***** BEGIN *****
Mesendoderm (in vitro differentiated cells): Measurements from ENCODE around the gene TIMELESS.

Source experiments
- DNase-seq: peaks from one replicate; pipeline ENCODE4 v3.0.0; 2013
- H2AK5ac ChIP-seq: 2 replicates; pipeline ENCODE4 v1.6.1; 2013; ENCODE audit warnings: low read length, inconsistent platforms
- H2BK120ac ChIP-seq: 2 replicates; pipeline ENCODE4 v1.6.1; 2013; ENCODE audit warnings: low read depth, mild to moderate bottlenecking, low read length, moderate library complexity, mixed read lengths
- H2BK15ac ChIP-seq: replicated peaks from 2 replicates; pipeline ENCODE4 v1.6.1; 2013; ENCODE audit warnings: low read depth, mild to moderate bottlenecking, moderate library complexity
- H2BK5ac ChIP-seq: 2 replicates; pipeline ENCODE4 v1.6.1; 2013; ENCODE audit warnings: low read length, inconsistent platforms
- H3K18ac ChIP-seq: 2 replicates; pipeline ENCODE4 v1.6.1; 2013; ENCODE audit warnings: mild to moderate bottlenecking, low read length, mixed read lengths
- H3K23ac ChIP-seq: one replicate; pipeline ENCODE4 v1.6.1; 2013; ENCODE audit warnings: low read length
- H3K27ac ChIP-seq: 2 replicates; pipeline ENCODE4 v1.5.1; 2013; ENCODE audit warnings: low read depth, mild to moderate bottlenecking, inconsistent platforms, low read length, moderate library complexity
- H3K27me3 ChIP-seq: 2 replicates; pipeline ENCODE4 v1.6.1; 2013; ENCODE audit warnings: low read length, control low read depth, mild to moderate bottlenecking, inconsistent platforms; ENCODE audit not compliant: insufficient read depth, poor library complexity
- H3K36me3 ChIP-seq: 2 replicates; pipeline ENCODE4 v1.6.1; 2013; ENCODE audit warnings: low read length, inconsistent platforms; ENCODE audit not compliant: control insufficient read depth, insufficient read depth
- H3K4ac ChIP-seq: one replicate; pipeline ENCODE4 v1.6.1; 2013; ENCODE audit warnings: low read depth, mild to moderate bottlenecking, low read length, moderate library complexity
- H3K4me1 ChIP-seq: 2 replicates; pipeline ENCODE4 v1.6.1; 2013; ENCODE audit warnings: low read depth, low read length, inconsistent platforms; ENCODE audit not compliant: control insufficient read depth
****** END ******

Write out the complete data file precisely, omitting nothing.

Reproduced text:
Mesendoderm (in vitro differentiated cells): Measurements from ENCODE around the gene TIMELESS.

Source experiments
- DNase-seq: peaks from one replicate; pipeline ENCODE4 v3.0.0; 2013
- H2AK5ac ChIP-seq: 2 replicates; pipeline ENCODE4 v1.6.1; 2013; ENCODE audit warnings: low read length, inconsistent platforms
- H2BK120ac ChIP-seq: 2 replicates; pipeline ENCODE4 v1.6.1; 2013; ENCODE audit warnings: low read depth, mild to moderate bottlenecking, low read length, moderate library complexity, mixed read lengths
- H2BK15ac ChIP-seq: replicated peaks from 2 replicates; pipeline ENCODE4 v1.6.1; 2013; ENCODE audit warnings: low read depth, mild to moderate bottlenecking, moderate library complexity
- H2BK5ac ChIP-seq: 2 replicates; pipeline ENCODE4 v1.6.1; 2013; ENCODE audit warnings: low read length, inconsistent platforms
- H3K18ac ChIP-seq: 2 replicates; pipeline ENCODE4 v1.6.1; 2013; ENCODE audit warnings: mild to moderate bottlenecking, low read length, mixed read lengths
- H3K23ac ChIP-seq: one replicate; pipeline ENCODE4 v1.6.1; 2013; ENCODE audit warnings: low read length
- H3K27ac ChIP-seq: 2 replicates; pipeline ENCODE4 v1.5.1; 2013; ENCODE audit warnings: low read depth, mild to moderate bottlenecking, inconsistent platforms, low read length, moderate library complexity
- H3K27me3 ChIP-seq: 2 replicates; pipeline ENCODE4 v1.6.1; 2013; ENCODE audit warnings: low read length, control low read depth, mild to moderate bottlenecking, inconsistent platforms; ENCODE audit not compliant: insufficient read depth, poor library complexity
- H3K36me3 ChIP-seq: 2 replicates; pipeline ENCODE4 v1.6.1; 2013; ENCODE audit warnings: low read length, inconsistent platforms; ENCODE audit not compliant: control insufficient read depth, insufficient read depth
- H3K4ac ChIP-seq: one replicate; pipeline ENCODE4 v1.6.1; 2013; ENCODE audit warnings: low read depth, mild to moderate bottlenecking, low read length, moderate library complexity
- H3K4me1 ChIP-seq: 2 replicates; pipeline ENCODE4 v1.6.1; 2013; ENCODE audit warnings: low read depth, low read length, inconsistent platforms; ENCODE audit not compliant: control insufficient read depth